Fed rate-hike plans send stocks down
Major North American indices fell after the U.S. Federal Reserve said it will raise interest rates this year more times than initially expected.
The Toronto Stock Exchange’s S&P/TSX composite index fell 23.16 points to 16,265.82. In New York, the Dow Jones industrial average shed 119.53 points to 25,201.20. The S&P 500 index retreated by 11.22 points to 2,775.63 and the Nasdaq composite index lost 8.09 points to 7,695.70.
The fall came after the Federal Reserve issued a statement saying it was raising its benchmark interest rate 25 basis points to two per cent — the second rate hike this year. The Fed also announced it would raise rates another two times this year, bringing the 2018 total to four when many investors expected three.
“There’s going to be a lot more pressure on the Canadians right now if we’re seeing four rate hikes from the States to do at least one ... if not two this year,” said Michael Currie, vice-president and advisor at TD Wealth.
The Bank of Canada is expected to raise rates in July, said Currie, but now the likelihood that it will do so again before the end of 2018 has gone up. The Bank of Canada will have three more interest rate announcements after July 11.
Foreign investors look for the best rates in stable countries for their money, he said, and often choose between Canada and the U.S. People moving their money out of Canada into the States, he said, pushes down the loonie.
“The best way to defend the dollar is to keep raising rates.”
The Canadian dollar averaged 76.99 cents US, up 0.09 of a US cent.
The action means consumers and businesses will face higher loan rates over time. It was the Fed’s seventh rate increase since it began tightening credit in 2015, and it followed an increase in March this year.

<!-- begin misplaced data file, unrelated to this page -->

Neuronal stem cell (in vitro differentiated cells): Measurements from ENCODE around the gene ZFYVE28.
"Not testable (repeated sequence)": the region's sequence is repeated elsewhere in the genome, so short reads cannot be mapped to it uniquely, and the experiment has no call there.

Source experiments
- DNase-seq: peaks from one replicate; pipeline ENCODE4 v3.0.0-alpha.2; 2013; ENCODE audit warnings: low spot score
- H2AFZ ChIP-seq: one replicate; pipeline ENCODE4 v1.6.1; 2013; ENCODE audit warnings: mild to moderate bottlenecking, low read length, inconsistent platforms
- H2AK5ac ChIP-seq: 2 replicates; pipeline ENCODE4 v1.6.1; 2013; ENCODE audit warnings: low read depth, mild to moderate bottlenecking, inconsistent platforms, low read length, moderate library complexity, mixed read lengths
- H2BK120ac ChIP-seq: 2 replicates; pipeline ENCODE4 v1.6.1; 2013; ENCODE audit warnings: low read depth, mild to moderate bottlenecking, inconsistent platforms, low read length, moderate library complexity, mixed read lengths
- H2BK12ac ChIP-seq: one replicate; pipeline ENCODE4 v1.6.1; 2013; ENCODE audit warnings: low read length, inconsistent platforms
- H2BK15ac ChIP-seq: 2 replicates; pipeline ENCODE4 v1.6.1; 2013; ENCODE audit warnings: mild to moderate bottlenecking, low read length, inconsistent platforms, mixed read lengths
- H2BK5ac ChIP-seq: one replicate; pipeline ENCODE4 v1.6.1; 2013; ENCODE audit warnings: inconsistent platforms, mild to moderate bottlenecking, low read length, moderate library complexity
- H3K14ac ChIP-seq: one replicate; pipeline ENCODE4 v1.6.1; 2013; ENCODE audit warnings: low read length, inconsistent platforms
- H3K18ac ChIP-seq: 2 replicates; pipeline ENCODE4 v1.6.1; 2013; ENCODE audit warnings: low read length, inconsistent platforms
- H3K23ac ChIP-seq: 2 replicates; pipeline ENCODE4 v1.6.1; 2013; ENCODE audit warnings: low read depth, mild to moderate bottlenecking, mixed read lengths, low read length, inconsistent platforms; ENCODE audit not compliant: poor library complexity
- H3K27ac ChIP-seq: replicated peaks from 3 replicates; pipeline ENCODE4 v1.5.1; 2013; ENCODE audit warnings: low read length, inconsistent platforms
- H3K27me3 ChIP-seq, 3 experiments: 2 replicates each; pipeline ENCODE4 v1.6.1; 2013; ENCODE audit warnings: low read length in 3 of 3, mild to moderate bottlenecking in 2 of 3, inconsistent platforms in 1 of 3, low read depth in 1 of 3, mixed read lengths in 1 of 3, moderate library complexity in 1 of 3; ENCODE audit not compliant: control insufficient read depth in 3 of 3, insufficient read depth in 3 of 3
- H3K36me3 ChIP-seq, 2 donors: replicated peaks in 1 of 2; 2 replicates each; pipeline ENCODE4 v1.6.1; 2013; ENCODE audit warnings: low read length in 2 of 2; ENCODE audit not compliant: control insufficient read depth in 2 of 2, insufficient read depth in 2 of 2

When the Fed last met in May, it left its short-term rate unchanged. But it noted that inflation was edging near its two per cent target after years of remaining undesirably low. Should inflation eventually pick up, the Fed might move to tighten credit more aggressively.
A gradual rise in inflation is coinciding with newfound economic strength. After years in which the economy expanded at roughly a tepid two per cent annually, growth could top three per cent this year. Consumer and business spending is powering the economy, in part a result of the tax cut U.S. President Donald Trump pushed through Congress late last year.
With employers hiring at a solid pace month after month, unemployment has reached 3.8 per cent. Not since 1969 has the jobless rate been lower.
Beginning in 2008 in the midst of the financial crisis, the Fed kept its key rate unchanged at a record low near zero for seven years. It then raised rates once in 2015, once in 2016, three times in 2017 and now twice this year.
The Fed aims to achieve its mandates of maximizing employment and stabilizing prices by lowering rates to spur growth during times of economic weakness and raising rates to slow growth if the economy threatens to overheat. When the Fed tightens credit, it aims to do so without derailing the economy. But if it miscalculates and overdoes the credit tightening, it can trigger a recession.
The Fed’s meeting is being followed by policy meetings of two other major central banks — the European Central Bank today and the Bank of Japan on Friday.
Meanwhile, the July crude contract gained 28 cents to US$66.64 per barrel and the July natural gas contract advanced about two cents to US$2.96 per mmBTU.
The August gold contract rose US$1.90 to US$1,301.30 an ounce and the July copper contract moved up about a penny to US$3.25 a pound.